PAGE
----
Research Papers: Materials and Fabrication

High-Temperature Creep Property of High-Cr Ferritic Heat-Resisting Steel Identified by Indentation Test

[+] Author and Article Information
Masayuki Arai

Department of Mechanical Engineering,
Tokyo University of Science,
6-3-1, Niijyuku,
Katsushika 162-0825, Tokyo, Japan
e-mail: marai@rs.tus.ac.jp

1Corresponding author.

Contributed by the Pressure Vessel and Piping Division of ASME for publication in the JOURNAL OF PRESSURE VESSEL TECHNOLOGY. Manuscript received March 23, 2016; final manuscript received June 2, 2016; published online September 27, 2016. Assoc. Editor: Haofeng Chen.

J. Pressure Vessel Technol 139(2), 021403 (Sep 27, 2016) (7 pages) Paper No: PVT-16-1055; doi: 10.1115/1.4033943 History: Received March 23, 2016; Revised June 02, 2016

In this paper, the procedure which can estimate creep exponent and coefficient in Norton's law of the miniature sample from the impression size rather than the penetration depth is discussed based upon a high-temperature creep indentation test. First, an analytical solution related to the change in the impression size with dwelling time at an indentation load is solved by using a well-known problem of infinite creeping media embedding spherical cavity subjected to an inner pressure which characterizes an indentation load. The applicability of the formula to elastic–plastic-creeping model resembling an actual response is checked by conducting a nonlinear finite-element analysis combined with contact option. Finally, creep indentation tests are conducted for a high-Cr ferritic heat-resisting steel, grade 122. It is shown that the creep parameters at a lower stress level can be estimated at temperature 873 K.

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Fig. 1

Cavity model of a creeping media indented by a ball: (a) semi-infinite creeping media and (b) cavity model subjected to inner pressure p

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Fig. 2

Schematic illustration to explain about procedure to estimate creep exponent and coefficient

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Fig. 3

Finite-element model analyzing indentation test with a ball indenter: (a) finite-element model and (b) boundary condition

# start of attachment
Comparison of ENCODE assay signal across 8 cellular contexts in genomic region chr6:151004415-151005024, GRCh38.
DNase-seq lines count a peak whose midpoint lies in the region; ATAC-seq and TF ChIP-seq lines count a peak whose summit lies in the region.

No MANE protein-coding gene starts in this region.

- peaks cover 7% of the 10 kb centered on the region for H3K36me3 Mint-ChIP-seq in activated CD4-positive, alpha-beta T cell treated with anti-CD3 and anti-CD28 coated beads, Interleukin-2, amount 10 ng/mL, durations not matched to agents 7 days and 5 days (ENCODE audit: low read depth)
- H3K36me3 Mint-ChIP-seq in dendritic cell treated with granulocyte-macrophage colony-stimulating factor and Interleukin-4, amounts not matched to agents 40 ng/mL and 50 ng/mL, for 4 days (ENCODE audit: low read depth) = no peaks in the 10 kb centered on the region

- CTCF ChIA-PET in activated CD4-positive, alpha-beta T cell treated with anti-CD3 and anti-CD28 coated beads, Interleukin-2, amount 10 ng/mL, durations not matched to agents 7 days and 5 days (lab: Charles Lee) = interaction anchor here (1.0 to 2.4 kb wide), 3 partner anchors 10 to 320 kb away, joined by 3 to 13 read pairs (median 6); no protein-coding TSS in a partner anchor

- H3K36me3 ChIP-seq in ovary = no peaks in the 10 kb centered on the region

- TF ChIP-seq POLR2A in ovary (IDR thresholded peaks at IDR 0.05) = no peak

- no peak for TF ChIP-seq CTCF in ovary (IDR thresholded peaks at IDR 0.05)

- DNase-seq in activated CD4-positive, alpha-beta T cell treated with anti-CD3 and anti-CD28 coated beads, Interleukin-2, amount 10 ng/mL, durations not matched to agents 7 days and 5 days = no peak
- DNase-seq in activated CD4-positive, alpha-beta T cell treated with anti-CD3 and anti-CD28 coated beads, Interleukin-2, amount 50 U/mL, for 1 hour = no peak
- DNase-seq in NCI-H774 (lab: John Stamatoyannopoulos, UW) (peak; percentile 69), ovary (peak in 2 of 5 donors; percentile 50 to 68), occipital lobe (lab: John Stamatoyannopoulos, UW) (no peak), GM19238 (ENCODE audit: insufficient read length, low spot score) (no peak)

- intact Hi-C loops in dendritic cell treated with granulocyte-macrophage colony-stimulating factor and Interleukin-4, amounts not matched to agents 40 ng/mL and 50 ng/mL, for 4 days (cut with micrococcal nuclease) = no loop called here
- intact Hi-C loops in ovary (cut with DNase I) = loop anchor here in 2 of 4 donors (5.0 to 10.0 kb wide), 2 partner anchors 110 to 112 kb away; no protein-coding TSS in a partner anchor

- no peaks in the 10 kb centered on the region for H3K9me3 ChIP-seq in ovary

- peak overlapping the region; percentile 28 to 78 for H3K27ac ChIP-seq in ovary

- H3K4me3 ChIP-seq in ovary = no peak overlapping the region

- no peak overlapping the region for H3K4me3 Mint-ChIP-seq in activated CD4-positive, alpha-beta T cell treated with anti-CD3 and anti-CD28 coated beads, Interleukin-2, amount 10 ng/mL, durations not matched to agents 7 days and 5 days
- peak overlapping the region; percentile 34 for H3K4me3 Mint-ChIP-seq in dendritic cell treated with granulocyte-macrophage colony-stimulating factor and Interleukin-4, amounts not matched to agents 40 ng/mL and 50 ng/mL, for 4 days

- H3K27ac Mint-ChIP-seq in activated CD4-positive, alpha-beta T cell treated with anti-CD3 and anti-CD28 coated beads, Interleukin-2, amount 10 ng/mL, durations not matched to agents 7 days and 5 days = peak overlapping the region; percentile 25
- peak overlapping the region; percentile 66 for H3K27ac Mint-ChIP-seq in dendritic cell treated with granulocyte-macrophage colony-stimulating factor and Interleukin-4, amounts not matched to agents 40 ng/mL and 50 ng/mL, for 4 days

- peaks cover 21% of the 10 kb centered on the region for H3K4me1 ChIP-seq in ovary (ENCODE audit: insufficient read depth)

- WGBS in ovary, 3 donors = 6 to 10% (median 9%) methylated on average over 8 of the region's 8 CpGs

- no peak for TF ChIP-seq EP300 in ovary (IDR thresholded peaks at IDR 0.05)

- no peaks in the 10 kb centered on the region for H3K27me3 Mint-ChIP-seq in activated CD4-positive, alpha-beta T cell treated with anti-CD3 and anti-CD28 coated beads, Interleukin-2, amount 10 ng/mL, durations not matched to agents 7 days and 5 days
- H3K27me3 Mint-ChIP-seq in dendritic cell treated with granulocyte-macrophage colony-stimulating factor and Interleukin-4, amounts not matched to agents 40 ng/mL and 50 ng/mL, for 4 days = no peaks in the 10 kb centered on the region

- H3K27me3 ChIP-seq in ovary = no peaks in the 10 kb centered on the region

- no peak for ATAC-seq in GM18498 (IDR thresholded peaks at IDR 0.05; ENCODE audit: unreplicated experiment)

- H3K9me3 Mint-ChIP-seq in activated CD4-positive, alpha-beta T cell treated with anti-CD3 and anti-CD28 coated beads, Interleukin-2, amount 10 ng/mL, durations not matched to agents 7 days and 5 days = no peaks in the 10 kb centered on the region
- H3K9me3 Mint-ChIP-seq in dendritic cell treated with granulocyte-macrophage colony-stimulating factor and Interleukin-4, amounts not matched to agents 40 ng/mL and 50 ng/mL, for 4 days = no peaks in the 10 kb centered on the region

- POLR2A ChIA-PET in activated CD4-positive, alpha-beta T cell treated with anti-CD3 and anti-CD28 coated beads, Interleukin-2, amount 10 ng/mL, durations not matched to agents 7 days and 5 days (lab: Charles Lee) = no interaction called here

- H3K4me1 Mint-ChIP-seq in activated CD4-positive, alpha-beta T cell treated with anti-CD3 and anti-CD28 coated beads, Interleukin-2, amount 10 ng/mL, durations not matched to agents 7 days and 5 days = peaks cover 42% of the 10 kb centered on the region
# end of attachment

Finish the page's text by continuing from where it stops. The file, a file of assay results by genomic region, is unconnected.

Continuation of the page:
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Fig. 4

Relationship between impression radius and dwelling time (n = 4.8328 and k = 3.67 × 10−17

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Fig. 5

Creep exponent estimated from FEM

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Fig. 6

Correction factor identified from FEM results

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Fig. 7

Schematic illustration of creep indentation test

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Fig. 8

Typical impression picture after creep indentation test

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Fig. 9

Microstructure of grade 122 utilized in this study

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Fig. 10

Relationship between minimum creep rate and stress at 873 K which was obtained by uniaxial creep tests [21]

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Fig. 11

Relationship between dwelling time and equivalent stress beneath the contact area

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Fig. 13

Creep parameters estimated from the creep indentation test: (a) creep exponent and (b) creep coefficient

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Fig. 12

Variation of impression radius with dwelling time obtained by creep indentation test




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